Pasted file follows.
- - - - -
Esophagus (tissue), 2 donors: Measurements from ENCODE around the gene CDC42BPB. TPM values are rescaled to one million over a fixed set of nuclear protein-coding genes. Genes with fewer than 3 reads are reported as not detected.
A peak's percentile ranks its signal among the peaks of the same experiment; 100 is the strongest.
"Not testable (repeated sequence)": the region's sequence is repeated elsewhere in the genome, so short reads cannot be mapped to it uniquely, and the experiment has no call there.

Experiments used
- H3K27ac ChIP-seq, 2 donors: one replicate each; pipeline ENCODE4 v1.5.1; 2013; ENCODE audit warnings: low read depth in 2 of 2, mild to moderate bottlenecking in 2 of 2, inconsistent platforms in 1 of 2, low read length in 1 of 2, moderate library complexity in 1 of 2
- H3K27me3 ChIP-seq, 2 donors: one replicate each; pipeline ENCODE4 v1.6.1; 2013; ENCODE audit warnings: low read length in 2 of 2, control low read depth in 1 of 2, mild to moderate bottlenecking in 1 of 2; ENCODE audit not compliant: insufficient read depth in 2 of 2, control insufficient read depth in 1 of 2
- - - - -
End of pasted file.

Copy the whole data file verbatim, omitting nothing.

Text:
Esophagus (tissue), 2 donors: Measurements from ENCODE around the gene CDC42BPB. TPM values are rescaled to one million over a fixed set of nuclear protein-coding genes. Genes with fewer than 3 reads are reported as not detected.
A peak's percentile ranks its signal among the peaks of the same experiment; 100 is the strongest.
"Not testable (repeated sequence)": the region's sequence is repeated elsewhere in the genome, so short reads cannot be mapped to it uniquely, and the experiment has no call there.

Experiments used
- H3K27ac ChIP-seq, 2 donors: one replicate each; pipeline ENCODE4 v1.5.1; 2013; ENCODE audit warnings: low read depth in 2 of 2, mild to moderate bottlenecking in 2 of 2, inconsistent platforms in 1 of 2, low read length in 1 of 2, moderate library complexity in 1 of 2
- H3K27me3 ChIP-seq, 2 donors: one replicate each; pipeline ENCODE4 v1.6.1; 2013; ENCODE audit warnings: low read length in 2 of 2, control low read depth in 1 of 2, mild to moderate bottlenecking in 1 of 2; ENCODE audit not compliant: insufficient read depth in 2 of 2, control insufficient read depth in 1 of 2